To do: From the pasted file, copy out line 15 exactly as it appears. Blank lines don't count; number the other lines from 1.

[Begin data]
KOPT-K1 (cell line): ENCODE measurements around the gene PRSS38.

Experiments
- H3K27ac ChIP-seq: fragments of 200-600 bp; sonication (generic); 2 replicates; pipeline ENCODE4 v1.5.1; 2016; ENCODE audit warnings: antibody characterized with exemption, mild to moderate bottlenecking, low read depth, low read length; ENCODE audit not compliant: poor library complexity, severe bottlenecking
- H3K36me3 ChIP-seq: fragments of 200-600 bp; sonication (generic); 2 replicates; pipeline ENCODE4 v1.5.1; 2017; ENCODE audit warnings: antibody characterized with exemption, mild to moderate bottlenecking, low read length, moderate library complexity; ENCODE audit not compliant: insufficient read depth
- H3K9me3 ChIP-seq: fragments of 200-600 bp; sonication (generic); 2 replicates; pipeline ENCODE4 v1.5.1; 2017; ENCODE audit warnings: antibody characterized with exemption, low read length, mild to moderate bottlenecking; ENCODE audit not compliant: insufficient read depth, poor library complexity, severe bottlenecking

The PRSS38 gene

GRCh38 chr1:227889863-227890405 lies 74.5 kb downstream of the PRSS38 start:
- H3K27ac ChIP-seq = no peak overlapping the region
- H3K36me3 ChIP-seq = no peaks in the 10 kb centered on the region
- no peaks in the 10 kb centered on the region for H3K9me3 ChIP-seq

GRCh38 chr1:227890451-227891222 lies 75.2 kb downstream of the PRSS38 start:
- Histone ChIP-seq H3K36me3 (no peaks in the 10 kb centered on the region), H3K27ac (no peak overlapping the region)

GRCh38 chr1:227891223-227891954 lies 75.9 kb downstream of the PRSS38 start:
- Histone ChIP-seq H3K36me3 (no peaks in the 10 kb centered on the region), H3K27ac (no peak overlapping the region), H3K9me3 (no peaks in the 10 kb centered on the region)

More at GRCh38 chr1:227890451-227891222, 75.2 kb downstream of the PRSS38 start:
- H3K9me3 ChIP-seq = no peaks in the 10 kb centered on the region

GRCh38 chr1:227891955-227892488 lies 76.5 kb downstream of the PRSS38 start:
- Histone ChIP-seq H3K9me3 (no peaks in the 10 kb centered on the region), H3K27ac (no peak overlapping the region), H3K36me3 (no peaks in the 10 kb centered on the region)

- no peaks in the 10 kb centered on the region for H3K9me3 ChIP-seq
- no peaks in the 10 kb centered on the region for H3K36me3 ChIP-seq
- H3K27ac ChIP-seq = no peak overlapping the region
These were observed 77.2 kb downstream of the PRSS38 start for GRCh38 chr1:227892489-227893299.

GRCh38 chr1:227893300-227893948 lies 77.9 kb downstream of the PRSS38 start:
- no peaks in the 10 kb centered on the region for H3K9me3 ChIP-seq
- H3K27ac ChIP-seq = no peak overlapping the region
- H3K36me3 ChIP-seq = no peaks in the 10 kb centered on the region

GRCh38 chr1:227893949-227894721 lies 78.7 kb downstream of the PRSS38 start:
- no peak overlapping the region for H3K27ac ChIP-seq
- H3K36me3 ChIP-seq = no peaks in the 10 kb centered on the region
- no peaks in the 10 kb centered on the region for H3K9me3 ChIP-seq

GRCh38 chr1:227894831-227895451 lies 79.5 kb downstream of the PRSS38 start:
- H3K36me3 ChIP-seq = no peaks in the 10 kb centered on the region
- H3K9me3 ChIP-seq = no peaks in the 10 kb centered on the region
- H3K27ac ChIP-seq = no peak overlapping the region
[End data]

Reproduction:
More at GRCh38 chr1:227890451-227891222, 75.2 kb downstream of the PRSS38 start: